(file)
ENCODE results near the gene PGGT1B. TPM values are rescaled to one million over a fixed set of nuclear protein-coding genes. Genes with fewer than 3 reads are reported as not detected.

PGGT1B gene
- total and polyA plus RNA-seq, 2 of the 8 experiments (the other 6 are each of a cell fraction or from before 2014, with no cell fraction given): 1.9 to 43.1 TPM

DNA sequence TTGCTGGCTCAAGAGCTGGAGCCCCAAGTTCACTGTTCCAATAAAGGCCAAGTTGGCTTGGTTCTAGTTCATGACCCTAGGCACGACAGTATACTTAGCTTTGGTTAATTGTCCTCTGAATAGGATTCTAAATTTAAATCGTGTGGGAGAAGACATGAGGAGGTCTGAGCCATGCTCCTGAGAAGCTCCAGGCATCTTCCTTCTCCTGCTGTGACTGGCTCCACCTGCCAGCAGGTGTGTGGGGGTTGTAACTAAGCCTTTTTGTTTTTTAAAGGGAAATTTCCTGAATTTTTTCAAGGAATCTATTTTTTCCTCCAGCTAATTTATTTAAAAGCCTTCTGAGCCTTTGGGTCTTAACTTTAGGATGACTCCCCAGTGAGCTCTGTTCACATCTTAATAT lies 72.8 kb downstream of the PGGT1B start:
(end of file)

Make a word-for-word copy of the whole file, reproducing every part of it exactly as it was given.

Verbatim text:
ENCODE results near the gene PGGT1B. TPM values are rescaled to one million over a fixed set of nuclear protein-coding genes. Genes with fewer than 3 reads are reported as not detected.

PGGT1B gene
- total and polyA plus RNA-seq, 2 of the 8 experiments (the other 6 are each of a cell fraction or from before 2014, with no cell fraction given): 1.9 to 43.1 TPM

DNA sequence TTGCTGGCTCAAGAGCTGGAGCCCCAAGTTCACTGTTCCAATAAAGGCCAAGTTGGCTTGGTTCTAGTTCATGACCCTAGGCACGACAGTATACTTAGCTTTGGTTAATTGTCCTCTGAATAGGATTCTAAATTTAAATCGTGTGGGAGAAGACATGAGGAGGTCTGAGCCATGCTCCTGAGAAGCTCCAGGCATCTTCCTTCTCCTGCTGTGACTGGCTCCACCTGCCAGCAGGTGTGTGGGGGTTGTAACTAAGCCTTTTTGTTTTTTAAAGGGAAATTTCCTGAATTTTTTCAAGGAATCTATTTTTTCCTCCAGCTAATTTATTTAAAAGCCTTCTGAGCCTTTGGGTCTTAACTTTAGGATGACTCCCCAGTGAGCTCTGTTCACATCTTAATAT lies 72.8 kb downstream of the PGGT1B start: